In 1979, Thomas J. Bouchard, Jr., Segal’s post-doctoral advisor and now colleague, posed a simple question: Were twins separated in infancy and raised apart less similar than those raised in the same family? In other words, to what extent were the cognitive and psychological differences between people the result of nature and nurture? To answer the question, Bouchard, a psychologist at the University of Minnesota and ultimately the director of the Minnesota Center for Twin and Adoption Research, and his team launched what became a landmark twin investigation: The Minnesota Study of Twins Reared Apart.
The study included more than 137 pairs of separated identical and fraternal twins and triplets from around the world who participated in a battery of medical and psychological tests. Over the years, Bouchard reported that identical twins reared apart developed personalities and interests that showed about the same degree of resemblance as identical twins who were raised together. For example, one set of twins who had been separated at four weeks of age learned as adults that each had pursued law-enforcement training, performed better in math than in spelling, and suffered from tension headaches beginning at age 18. Much more about the origins, methods, findings, and implications of this study are available in Segal’s 2012 book, Born Together-Reared Apart.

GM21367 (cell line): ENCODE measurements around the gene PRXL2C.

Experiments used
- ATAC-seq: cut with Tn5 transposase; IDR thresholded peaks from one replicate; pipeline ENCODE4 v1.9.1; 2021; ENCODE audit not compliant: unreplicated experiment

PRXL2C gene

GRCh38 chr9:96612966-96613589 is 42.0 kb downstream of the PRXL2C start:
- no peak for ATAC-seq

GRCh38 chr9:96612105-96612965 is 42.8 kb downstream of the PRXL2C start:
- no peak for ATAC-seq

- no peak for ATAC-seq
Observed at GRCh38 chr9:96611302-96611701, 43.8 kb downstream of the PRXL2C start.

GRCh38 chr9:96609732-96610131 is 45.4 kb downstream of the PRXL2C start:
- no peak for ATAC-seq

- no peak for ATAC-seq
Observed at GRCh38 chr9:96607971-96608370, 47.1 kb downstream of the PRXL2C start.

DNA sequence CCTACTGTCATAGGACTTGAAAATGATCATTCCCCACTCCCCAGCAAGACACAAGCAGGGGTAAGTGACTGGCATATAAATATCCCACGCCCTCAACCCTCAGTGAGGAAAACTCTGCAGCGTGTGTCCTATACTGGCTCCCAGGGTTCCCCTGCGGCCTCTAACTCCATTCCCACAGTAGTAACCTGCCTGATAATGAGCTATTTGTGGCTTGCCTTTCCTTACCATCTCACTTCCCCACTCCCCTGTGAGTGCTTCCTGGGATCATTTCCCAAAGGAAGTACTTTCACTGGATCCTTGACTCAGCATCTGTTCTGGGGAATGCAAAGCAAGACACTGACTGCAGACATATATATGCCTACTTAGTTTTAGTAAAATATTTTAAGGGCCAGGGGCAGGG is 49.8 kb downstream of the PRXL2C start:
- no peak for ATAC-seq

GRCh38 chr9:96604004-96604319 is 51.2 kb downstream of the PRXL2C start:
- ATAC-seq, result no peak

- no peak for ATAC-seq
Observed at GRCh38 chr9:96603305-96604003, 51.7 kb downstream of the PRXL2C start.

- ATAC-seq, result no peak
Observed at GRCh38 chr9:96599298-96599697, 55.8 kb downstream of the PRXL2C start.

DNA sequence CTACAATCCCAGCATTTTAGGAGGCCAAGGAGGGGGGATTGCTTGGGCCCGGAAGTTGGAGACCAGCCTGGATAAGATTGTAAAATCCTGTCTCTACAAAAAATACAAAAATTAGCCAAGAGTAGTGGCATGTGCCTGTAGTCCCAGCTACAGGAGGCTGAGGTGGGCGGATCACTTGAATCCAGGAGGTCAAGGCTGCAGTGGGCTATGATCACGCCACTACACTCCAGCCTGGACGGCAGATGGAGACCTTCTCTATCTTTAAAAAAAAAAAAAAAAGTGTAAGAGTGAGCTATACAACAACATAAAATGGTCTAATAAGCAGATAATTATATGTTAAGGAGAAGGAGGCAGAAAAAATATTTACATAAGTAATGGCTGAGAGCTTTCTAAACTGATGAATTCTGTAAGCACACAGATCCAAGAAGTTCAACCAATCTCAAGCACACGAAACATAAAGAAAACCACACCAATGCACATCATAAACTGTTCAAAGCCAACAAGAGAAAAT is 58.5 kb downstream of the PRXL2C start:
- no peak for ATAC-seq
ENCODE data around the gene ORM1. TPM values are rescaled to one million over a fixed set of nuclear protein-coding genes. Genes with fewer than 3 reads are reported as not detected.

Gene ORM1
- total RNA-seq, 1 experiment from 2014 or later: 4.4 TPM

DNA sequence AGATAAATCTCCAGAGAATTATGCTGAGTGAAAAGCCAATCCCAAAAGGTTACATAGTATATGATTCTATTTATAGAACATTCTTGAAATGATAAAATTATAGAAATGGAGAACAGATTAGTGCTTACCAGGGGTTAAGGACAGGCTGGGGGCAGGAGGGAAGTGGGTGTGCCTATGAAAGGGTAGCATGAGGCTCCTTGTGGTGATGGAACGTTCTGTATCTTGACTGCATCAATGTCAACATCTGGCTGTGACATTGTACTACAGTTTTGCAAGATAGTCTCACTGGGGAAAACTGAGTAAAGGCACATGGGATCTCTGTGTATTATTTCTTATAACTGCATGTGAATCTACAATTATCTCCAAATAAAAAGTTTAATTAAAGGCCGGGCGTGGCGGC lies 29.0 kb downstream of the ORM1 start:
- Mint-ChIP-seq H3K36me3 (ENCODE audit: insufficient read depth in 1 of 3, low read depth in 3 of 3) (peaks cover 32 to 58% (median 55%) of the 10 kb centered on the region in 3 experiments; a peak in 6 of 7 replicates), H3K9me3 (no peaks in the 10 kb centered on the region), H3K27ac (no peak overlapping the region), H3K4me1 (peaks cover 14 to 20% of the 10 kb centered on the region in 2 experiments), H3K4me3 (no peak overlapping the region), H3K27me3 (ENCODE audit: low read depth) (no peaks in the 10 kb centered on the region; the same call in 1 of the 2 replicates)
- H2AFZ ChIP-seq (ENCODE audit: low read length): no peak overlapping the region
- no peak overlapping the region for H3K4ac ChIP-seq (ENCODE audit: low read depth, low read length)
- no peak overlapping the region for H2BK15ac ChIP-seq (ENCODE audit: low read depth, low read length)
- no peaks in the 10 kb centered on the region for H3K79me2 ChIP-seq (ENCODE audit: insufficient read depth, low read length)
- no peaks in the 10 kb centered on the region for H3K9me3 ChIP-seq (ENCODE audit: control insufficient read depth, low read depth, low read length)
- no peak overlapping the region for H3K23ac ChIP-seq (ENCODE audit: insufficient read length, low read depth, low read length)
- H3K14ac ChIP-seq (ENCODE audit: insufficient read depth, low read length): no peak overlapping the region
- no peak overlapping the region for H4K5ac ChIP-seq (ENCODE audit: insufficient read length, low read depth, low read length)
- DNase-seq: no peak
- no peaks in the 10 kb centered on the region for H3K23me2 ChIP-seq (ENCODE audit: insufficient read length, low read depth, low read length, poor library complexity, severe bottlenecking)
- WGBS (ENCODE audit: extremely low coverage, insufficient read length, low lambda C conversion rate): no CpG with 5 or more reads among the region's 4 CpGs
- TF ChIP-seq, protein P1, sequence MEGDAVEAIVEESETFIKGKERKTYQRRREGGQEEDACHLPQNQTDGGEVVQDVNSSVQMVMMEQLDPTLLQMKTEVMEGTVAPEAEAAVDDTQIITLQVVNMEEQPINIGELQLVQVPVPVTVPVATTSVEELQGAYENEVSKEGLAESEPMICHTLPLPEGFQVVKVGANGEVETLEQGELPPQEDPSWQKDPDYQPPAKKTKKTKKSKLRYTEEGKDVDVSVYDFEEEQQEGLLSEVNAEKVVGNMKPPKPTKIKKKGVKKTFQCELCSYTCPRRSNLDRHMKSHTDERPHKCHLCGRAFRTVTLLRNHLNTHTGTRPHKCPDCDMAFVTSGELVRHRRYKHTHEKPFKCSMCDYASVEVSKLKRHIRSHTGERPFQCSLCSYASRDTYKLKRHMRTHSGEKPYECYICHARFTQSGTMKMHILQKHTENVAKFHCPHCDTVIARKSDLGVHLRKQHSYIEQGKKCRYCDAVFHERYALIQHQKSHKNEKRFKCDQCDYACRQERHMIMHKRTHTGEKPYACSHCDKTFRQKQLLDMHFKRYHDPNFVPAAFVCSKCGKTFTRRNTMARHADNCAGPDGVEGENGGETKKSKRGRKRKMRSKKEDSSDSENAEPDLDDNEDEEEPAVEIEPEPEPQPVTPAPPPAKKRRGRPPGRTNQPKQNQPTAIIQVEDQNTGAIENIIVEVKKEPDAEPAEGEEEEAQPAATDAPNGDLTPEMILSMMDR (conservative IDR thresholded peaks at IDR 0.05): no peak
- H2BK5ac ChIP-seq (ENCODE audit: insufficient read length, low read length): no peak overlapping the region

What We’ve Learned
With robust databases, researchers around the world have employed twin studies to publish hundreds of papers on blood pressure and heart disease, kidney disease, diabetes, the gut microbiome, fatigue, rheumatic diseases, aging, cancer, and periodontal disease — just to name a few. In addition, researchers have used advanced imaging among twins to predict brain age, found links between solvents and Parkinson disease risk, and identified genes associated with depression.
“The value of twins to neuroscience is increasingly appreciated,” says William Iacono, a psychologist at the University of Minnesota and co-director of the Minnesota Center for Twin and Family Research, whose graduate advisor told him any study would be inherently more interesting if it included twins.